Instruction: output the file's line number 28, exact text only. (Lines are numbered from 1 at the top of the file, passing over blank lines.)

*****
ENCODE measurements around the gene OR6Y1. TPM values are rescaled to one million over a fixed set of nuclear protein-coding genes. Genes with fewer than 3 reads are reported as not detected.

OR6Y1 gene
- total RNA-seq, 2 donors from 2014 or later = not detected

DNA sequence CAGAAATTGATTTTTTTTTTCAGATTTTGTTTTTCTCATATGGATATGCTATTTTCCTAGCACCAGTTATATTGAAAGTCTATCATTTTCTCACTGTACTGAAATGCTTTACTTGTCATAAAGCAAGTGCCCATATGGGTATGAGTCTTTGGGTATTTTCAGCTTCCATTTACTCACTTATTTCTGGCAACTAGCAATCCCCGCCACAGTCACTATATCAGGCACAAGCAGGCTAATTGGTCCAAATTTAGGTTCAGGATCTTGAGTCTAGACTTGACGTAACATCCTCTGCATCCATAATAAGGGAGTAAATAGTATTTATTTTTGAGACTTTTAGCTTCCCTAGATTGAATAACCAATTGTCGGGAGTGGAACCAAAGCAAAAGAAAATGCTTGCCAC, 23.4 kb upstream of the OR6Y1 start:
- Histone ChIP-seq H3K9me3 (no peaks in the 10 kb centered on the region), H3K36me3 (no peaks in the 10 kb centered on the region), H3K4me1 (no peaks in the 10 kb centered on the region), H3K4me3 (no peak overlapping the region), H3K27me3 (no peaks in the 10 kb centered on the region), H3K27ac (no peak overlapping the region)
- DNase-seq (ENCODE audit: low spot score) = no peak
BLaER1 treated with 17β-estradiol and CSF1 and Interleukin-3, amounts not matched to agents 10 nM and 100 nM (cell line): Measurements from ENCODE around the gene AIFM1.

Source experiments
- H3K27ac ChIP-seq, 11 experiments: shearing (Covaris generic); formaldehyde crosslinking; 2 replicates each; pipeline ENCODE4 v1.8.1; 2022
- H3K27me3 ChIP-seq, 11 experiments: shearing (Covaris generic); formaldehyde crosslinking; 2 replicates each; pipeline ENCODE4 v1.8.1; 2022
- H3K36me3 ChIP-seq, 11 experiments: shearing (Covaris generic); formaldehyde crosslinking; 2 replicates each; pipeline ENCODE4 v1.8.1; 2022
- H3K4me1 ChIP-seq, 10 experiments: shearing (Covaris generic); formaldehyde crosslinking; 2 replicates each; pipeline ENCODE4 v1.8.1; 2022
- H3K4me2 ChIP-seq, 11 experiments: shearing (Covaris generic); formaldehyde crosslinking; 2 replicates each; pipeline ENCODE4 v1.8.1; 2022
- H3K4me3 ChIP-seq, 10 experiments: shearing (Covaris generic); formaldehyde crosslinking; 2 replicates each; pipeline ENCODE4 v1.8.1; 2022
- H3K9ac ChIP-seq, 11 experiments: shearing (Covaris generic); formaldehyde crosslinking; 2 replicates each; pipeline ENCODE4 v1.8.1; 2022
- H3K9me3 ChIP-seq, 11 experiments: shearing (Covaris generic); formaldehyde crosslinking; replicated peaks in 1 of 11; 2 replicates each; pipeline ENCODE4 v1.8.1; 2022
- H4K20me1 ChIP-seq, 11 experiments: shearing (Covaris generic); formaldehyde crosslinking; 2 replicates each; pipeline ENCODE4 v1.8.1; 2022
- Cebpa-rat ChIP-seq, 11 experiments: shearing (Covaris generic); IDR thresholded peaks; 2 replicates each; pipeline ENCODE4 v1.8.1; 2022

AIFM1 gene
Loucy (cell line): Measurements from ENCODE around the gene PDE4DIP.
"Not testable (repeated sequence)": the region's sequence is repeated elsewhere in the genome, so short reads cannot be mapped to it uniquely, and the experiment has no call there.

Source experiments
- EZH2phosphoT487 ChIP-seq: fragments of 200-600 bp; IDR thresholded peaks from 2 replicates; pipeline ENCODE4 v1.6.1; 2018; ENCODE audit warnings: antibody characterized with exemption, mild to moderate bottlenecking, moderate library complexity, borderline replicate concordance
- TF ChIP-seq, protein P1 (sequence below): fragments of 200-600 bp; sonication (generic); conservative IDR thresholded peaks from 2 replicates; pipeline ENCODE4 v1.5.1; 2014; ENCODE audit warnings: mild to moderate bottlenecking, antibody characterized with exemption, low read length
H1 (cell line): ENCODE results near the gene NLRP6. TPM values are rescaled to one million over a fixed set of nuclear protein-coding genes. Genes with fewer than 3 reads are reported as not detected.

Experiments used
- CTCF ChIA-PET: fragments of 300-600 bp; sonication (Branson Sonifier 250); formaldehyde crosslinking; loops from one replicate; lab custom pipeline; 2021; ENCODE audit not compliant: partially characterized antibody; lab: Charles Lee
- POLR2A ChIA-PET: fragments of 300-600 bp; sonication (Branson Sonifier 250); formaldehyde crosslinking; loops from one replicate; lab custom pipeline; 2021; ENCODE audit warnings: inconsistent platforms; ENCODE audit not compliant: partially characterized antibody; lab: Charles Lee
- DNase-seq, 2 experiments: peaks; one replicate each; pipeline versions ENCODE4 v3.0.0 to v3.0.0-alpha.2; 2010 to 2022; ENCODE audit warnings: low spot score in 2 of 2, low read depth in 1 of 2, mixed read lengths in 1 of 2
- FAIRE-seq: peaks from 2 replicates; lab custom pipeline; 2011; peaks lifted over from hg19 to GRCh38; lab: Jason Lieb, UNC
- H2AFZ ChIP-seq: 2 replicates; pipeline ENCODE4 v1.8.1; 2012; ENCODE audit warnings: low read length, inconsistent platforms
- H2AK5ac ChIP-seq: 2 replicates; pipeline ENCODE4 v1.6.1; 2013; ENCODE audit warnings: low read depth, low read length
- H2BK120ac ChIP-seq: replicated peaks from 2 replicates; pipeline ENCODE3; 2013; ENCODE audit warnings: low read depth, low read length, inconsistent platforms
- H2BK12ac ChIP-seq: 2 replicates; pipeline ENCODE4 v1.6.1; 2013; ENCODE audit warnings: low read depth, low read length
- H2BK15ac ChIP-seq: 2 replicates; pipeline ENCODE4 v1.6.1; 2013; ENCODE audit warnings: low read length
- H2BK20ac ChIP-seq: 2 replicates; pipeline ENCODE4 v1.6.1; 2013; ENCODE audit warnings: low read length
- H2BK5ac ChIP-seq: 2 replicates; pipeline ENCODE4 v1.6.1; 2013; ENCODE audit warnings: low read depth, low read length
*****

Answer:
- POLR2A ChIA-PET: fragments of 300-600 bp; sonication (Branson Sonifier 250); formaldehyde crosslinking; loops from one replicate; lab custom pipeline; 2021; ENCODE audit warnings: inconsistent platforms; ENCODE audit not compliant: partially characterized antibody; lab: Charles Lee